Dr. Kathleen Stringer receives two federal grants
Kathleen A. Stringer, PharmD ’85, professor of clinical and translational pharmacy, director of the NMR Metabolomics Laboratory and associate director of the Michigan Center for Integrative Research in Critical Care, has been awarded two federal grants totaling nearly $3.3 million to carry out two important studies.
The Stringer Laboratory is focused on investigating the metabolic consequences of critical illnesses like sepsis, plastic bronchitis and acute respiratory distress syndrome. In addition, the group’s interest in inflammatory lung diseases extends to identifying and testing novel therapeutics and furthering understanding of inflammatory processes in the lungs. To date, there are no therapeutic options for these clinically-challenging problems, partially because the disease processes are not well understood. To further knowledge of disease processes and drug response, Dr. Stringer’s research program utilizes metabolomics, the measurement of small molecules in biological samples.
The first award is an R01 from the National Institute of General Medical Sciences. It supports a pharmacometabolomics study of L-carnitine in patients with septic shock. This project is a collaborative effort with two of her Michigan colleagues, Dr. Charles Evans of the Michigan Regional Comprehensive Metabolomics Resource Core (MRC)2 and Dr. Alla Karnovsky of the Department of Computational Medicine and Bioinformatics. She will also work with two faculty from the University of Mississippi Medical Center, Dr. Michael Puskarich and Dr. Alan Jones; Dr. Jones serves as the principal investigator on the parent clinical trial.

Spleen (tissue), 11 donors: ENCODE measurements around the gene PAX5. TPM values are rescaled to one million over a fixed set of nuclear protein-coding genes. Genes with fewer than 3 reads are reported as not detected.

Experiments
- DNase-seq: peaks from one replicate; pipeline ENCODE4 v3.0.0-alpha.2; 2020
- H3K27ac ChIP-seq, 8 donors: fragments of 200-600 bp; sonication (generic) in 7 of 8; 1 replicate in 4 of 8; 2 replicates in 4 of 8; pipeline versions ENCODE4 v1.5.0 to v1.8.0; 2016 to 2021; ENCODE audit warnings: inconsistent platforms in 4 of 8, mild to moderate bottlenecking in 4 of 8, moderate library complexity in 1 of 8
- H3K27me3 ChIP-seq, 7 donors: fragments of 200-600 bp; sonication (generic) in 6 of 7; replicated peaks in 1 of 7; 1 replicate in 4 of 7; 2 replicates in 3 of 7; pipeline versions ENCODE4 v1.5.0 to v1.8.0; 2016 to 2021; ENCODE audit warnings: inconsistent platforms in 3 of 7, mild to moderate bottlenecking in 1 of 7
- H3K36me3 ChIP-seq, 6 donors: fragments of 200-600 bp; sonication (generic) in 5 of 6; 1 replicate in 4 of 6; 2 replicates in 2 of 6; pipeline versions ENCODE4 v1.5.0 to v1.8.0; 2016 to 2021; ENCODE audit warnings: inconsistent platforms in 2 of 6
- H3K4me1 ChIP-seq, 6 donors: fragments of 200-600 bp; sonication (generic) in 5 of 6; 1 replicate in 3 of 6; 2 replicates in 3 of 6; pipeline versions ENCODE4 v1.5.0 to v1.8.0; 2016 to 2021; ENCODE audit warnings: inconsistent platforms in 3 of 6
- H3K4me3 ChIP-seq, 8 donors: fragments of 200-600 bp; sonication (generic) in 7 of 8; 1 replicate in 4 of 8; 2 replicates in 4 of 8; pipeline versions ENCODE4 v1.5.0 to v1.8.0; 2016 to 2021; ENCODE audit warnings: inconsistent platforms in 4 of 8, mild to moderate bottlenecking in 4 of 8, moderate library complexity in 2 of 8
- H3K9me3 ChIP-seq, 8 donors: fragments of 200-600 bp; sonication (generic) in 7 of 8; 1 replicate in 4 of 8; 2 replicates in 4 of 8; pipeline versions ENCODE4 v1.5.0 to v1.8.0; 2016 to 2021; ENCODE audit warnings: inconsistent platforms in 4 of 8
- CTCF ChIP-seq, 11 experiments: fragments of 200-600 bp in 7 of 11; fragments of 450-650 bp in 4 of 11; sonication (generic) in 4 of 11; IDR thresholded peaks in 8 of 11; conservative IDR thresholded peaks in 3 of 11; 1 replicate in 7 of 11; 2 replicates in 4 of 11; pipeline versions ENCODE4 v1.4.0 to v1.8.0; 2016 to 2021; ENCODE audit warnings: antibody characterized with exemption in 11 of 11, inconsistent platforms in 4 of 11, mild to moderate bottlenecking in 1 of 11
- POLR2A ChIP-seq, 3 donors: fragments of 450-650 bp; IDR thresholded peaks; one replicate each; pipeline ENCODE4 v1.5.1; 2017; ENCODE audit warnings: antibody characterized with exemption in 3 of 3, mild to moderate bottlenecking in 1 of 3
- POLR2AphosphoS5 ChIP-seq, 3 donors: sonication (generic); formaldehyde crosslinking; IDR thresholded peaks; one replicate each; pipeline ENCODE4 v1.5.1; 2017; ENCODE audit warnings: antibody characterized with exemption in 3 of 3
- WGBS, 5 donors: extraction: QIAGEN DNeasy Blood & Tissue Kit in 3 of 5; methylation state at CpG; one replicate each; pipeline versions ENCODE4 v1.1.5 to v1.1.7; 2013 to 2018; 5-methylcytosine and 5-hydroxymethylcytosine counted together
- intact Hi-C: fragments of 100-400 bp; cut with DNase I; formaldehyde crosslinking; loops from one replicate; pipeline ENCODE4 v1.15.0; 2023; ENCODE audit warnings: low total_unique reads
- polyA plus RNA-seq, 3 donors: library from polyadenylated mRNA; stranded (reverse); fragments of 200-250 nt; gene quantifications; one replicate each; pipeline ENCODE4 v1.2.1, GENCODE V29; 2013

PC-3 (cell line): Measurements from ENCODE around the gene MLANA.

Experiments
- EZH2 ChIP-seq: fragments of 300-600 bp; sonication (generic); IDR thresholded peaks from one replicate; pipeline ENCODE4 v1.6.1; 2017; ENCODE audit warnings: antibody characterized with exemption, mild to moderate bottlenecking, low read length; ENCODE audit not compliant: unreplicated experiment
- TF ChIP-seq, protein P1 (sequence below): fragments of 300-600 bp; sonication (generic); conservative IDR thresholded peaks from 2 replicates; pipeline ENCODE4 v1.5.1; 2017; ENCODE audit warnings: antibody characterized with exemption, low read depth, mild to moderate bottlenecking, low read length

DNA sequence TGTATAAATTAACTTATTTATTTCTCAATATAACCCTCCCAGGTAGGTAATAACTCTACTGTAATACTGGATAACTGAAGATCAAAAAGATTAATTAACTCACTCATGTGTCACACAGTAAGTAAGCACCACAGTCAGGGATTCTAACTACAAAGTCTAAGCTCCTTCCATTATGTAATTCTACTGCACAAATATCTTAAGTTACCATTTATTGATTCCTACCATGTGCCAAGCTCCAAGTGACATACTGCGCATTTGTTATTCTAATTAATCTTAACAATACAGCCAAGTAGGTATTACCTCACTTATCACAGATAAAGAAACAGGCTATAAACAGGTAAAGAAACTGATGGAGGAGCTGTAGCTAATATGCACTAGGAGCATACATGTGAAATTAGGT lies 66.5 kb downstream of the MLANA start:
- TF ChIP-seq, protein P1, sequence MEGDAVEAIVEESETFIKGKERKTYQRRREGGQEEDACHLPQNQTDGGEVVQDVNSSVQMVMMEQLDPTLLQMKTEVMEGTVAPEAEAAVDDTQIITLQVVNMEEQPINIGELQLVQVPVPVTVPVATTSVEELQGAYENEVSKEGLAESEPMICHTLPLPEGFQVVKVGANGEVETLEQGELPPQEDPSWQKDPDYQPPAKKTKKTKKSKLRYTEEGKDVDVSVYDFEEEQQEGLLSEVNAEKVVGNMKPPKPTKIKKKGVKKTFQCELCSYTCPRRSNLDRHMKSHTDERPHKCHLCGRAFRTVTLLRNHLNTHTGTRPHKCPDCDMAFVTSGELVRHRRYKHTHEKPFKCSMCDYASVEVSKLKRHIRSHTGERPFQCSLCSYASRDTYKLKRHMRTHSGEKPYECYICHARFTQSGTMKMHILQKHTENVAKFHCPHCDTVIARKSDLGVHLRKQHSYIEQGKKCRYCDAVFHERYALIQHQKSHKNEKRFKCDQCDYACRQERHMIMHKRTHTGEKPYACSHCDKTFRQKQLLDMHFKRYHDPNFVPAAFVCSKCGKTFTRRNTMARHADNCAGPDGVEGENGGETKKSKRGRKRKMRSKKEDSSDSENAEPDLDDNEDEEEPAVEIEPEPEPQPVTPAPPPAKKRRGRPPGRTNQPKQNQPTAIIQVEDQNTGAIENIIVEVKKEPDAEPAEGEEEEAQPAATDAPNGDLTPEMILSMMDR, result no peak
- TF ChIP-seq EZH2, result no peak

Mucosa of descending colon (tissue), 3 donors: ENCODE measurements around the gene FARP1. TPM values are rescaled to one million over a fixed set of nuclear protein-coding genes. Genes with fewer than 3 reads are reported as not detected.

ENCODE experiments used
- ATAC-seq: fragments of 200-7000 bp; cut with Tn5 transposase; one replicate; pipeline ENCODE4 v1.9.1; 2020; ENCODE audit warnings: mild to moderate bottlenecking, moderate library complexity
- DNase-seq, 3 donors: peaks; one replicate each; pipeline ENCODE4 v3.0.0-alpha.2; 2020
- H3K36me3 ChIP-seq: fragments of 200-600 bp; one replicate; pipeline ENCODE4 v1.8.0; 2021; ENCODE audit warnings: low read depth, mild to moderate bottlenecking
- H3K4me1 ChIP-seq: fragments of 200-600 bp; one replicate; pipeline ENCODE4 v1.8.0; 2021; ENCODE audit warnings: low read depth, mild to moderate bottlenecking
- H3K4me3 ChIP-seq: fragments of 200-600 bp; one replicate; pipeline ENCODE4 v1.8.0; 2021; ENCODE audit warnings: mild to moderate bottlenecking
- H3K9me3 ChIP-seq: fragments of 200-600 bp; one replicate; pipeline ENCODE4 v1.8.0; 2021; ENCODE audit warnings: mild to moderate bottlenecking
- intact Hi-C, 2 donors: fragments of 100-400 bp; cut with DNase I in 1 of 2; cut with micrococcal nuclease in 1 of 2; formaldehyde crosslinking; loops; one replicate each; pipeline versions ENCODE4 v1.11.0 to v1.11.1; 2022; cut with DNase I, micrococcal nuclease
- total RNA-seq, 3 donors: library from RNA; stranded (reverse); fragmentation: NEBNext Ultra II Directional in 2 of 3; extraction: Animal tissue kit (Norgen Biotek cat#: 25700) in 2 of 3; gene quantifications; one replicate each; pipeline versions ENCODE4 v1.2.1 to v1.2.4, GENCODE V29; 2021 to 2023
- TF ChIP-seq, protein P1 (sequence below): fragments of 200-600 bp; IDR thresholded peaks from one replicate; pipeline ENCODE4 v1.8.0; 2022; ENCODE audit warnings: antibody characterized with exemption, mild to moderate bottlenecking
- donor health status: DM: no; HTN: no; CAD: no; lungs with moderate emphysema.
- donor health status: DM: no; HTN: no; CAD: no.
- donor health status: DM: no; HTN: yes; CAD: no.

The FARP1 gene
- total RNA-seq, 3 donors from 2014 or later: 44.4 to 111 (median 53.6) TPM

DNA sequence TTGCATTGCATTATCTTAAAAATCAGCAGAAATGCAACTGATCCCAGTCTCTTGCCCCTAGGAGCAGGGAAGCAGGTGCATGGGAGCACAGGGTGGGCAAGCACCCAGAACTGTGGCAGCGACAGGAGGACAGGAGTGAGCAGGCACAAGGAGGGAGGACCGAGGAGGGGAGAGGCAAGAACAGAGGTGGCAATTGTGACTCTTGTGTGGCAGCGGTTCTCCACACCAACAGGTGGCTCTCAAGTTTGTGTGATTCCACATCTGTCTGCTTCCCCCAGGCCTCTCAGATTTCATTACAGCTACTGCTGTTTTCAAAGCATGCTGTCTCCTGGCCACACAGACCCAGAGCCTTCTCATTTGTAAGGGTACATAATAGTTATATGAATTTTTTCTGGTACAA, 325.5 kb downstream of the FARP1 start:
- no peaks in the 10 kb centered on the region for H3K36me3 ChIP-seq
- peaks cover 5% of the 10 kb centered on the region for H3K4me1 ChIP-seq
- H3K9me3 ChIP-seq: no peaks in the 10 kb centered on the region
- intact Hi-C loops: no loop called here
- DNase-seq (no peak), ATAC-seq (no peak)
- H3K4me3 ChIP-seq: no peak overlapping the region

Dr. Stringer will employ metabolomics in severely ill patients. This information will aid in further understanding sepsis phenotypes and possibly identify drug target opportunities.
“Sepsis is a leading cause of death in the U.S. and is a very challenging clinical problem,” said Dr. Stringer. “Accurate diagnosis is difficult and presently there is no effective drug therapy. One of the greatest hurdles to finding drug targets for sepsis is the heterogeneity of these patients. By using carnitine to probe sepsis metabolism, we expect to better define this heterogeneity which we expect to unveil drug target opportunities.”
The second grant is from the U.S. Food and Drug Administration and is an Orphan Drug R01 that will fund a phase II safety and efficacy clinical trial of an inhaled tissue plasminogen activator for pediatric plastic bronchitis, a very rare pulmonary disease, that includes a significant metabolomics component.
“This is the first clinical trial of inhaled tPA and represents a culmination of more than 15 years of work that began while I was a faculty member at the University of Colorado,” said Dr. Stringer. “Upon arriving at U-M in 2007, the effort escalated due to the support and collaboration of co-investigator Dr. Regine White (Caruthers), a pediatric cardiology clinical pharmacist and adjunct clinical assistant professor of pharmacy, and co-principal investigator Dr. Kurt Schumacher from pediatric cardiology.”
The grant will fund the study at several other clinical sites around the country including the Children’s Hospital of Philadelphia, Cincinnati Children’s, Medical University of South Carolina and Stanford University. In addition to Dr. Schumacher and Dr. White, Dr. Samya Nasr of pediatric pulmonary and Dr. Jeff Myers of anatomic pathology will join the team at U-M, which will serve as the coordinating center.